The similarities are eerie. On Oct. 19, 1987, the day of the Black Monday stock market crash there was trouble from the Iranians, a two-term Republican president nearing the end of his term and a network TV news media voicing warnings the American economy might be doomed. Except this day in 1987, the stock market dropped 508 points.
“It’s a day that will be in bold print in history books – Black Monday, October 19th, 1987, when the stock market went into a freefall, losing more in one day than it did on Black Tuesday in 1929,” anchor Tom Brokaw said on the Oct. 19, 1987, NBC “Nightly News.” “And while conditions are much stronger now than they were then, today’s precipitous plunge struck fear in the hearts and pocketbooks of even Wall Street veterans.”
CNN even warned for the worst: “[N]ow some analysts argue that the stock market’s recent activity is heading for recession, if not depression in the 1990s,” said CNN correspondent Mark Left on the Oct. 19, 1987, CNN “PrimeNews.”
On Friday’s "Early Show," co-host Julie Chen and reporter Chip Reid analyzed the Values Voters Conference in Washington this weekend and how conservative Evangelicals "are deeply frustrated because they can't find a Republican candidate they can coalesce around," according to Reid. He went on to exclaim that "There's one Republican candidate, though, who really has some Evangelicals dispirited. Rudy Giuliani, because of his support for abortion rights."
In order to emphasize the dire circumstances of the Republican Party, Reid continued by discussing how a third party candidate backed by the religious right could, "... allow Clinton to cruise to victory..." and that "Many Evangelicals say forming a third party to oppose Giuliani is a prescription for Republican disaster."
Major metropolitan newspapers generally gravitate towards bad news, and certainly have no incentive to preach the Good News. So it's a little odd that a Dallas preacher's anti-Mitt Romney sermon got picked up in the October 18 Dallas Morning News, especially since the sermon was a full 18 days old.
Erick Erickson at RedState argues it's no coincidence that Dallas Morning News reporter Gromer Jeffers' story ran the day before the October 19 "Values Voters" forum hosted by the socially conservative Family Research Council.:
That "Mormon Speech." Will Romney give it? You know the one. It's the one Bob Novak said weeks ago existed and is ready to go.
Both Bill and Hillary Clinton have a history of fund-raising from shadowy Asian donors. Bill was connected with such donors in a scandal that was never fully investigated due to most of the targets fleeing to their native countries. Now the Los Angeles Times is reporting that Hillary also is gaining money from Asian sources that would seem to merit some investigation. The question is- will the rest of the mainstream media actually follow up and report it?
Covering the flap over Rep. Pete Stark's (D-Calif.) assertion that President Bush likes to see American soldiers die for sport, Washington Post reporter Jonathan Weisman tossed in a swipe about Republicans of his own, characterizing a vote to uphold Bush's SCHIP veto as a vote to "deny children health care."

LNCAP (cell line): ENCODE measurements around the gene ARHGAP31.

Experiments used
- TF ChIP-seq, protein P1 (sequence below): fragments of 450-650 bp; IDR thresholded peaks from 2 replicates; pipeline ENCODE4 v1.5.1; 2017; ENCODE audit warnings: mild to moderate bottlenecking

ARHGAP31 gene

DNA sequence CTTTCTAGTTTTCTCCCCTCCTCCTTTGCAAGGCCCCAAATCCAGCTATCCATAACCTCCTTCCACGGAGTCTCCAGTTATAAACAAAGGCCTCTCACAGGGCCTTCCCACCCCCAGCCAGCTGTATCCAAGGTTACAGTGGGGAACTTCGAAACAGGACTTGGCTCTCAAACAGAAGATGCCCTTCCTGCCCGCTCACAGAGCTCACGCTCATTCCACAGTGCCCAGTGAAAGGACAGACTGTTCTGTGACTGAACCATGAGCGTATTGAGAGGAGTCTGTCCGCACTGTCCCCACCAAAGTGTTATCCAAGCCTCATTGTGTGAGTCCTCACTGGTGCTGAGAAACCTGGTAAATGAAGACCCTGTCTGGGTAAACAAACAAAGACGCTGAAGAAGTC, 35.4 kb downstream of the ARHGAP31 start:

[Video of Stark's comments available on YouTube via the NRCC here]
"If I'm an unborn child and I want the support of the far religious right I better stay unborn as long as possible because once I'm born I'm off the radar screen. No healthcare, no child care, no nothing, " said Jim Wallis, founder of the liberal Christian group Sojourners.
Only he wasn't labeled a "liberal" by Katie Couric. He was called a "progressive."
Wallis got the royal treatment from Couric in the October 18 broadcast. In a piece about the Values Voters Summit being held in Washington, D.C. this weekend, Couric reported a segment on whether evangelical Christians can be counted on by the G.O.P.
She went hard left after the opening statement, in which she said there was "a new kind of holy war" for the hearts and minds of 50 million evangelical voters.
Smiling, she asked Wallis,“Do you believe that evangelical Christians are still the domain of the G.O.P?”
He answered with an emphatic, “No,” adding their votes are "up for grabs."
It's been five years since John Allen Muhammad and Lee Boyd Malvo terrorized Washington D.C. for three weeks by randomly shooting people, killing 10 and wounding three. The news at the time avoided all mention of anything Islamic including calling Muhammad by his old name before Islamic conversion, John Allen Williams.
Investor's Business Daily reveals how CNN's one hour special, "The Minds of the D.C. Snipers," still makes no mention of the Islam connection despite the following evidence:
"The jailhouse drawings of the younger sniper, Malvo, tell it all:
• One sketch of Osama bin Laden exalts him as a "Servant of Allah."
• A self-portrait of him and Muhammad is captioned: "We will kill them all. Jihad . . . Allah Akbar!"
• A sketch of the burning Twin Towers has as its caption: "America did this. You were warned."